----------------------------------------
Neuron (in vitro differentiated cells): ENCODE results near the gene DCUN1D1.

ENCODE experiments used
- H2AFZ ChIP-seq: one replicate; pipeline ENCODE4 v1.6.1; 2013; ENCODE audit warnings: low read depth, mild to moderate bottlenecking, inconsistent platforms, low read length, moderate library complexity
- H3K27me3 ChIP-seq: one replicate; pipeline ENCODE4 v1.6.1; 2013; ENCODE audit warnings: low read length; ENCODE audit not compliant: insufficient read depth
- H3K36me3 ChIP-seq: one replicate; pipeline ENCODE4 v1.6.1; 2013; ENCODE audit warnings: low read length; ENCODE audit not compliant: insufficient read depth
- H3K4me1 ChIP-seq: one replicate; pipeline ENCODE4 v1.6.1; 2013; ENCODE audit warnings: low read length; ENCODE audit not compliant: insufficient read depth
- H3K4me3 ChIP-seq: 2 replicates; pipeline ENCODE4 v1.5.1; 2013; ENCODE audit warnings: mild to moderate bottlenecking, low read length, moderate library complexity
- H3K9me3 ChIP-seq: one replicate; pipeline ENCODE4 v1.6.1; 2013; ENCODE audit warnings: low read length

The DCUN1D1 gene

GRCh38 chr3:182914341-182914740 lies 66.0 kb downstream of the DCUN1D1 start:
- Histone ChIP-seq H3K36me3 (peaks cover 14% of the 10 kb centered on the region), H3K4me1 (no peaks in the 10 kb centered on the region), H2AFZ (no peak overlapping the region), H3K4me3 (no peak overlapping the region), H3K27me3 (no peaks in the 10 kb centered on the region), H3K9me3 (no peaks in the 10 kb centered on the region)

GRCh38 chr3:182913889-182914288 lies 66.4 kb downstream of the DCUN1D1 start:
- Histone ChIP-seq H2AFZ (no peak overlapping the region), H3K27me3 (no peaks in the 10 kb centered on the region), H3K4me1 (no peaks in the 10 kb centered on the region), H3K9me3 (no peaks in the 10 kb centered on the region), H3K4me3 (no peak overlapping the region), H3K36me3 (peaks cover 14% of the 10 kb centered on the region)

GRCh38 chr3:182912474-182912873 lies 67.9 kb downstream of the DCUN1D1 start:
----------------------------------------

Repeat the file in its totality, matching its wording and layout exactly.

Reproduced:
Neuron (in vitro differentiated cells): ENCODE results near the gene DCUN1D1.

ENCODE experiments used
- H2AFZ ChIP-seq: one replicate; pipeline ENCODE4 v1.6.1; 2013; ENCODE audit warnings: low read depth, mild to moderate bottlenecking, inconsistent platforms, low read length, moderate library complexity
- H3K27me3 ChIP-seq: one replicate; pipeline ENCODE4 v1.6.1; 2013; ENCODE audit warnings: low read length; ENCODE audit not compliant: insufficient read depth
- H3K36me3 ChIP-seq: one replicate; pipeline ENCODE4 v1.6.1; 2013; ENCODE audit warnings: low read length; ENCODE audit not compliant: insufficient read depth
- H3K4me1 ChIP-seq: one replicate; pipeline ENCODE4 v1.6.1; 2013; ENCODE audit warnings: low read length; ENCODE audit not compliant: insufficient read depth
- H3K4me3 ChIP-seq: 2 replicates; pipeline ENCODE4 v1.5.1; 2013; ENCODE audit warnings: mild to moderate bottlenecking, low read length, moderate library complexity
- H3K9me3 ChIP-seq: one replicate; pipeline ENCODE4 v1.6.1; 2013; ENCODE audit warnings: low read length

The DCUN1D1 gene

GRCh38 chr3:182914341-182914740 lies 66.0 kb downstream of the DCUN1D1 start:
- Histone ChIP-seq H3K36me3 (peaks cover 14% of the 10 kb centered on the region), H3K4me1 (no peaks in the 10 kb centered on the region), H2AFZ (no peak overlapping the region), H3K4me3 (no peak overlapping the region), H3K27me3 (no peaks in the 10 kb centered on the region), H3K9me3 (no peaks in the 10 kb centered on the region)

GRCh38 chr3:182913889-182914288 lies 66.4 kb downstream of the DCUN1D1 start:
- Histone ChIP-seq H2AFZ (no peak overlapping the region), H3K27me3 (no peaks in the 10 kb centered on the region), H3K4me1 (no peaks in the 10 kb centered on the region), H3K9me3 (no peaks in the 10 kb centered on the region), H3K4me3 (no peak overlapping the region), H3K36me3 (peaks cover 14% of the 10 kb centered on the region)

GRCh38 chr3:182912474-182912873 lies 67.9 kb downstream of the DCUN1D1 start: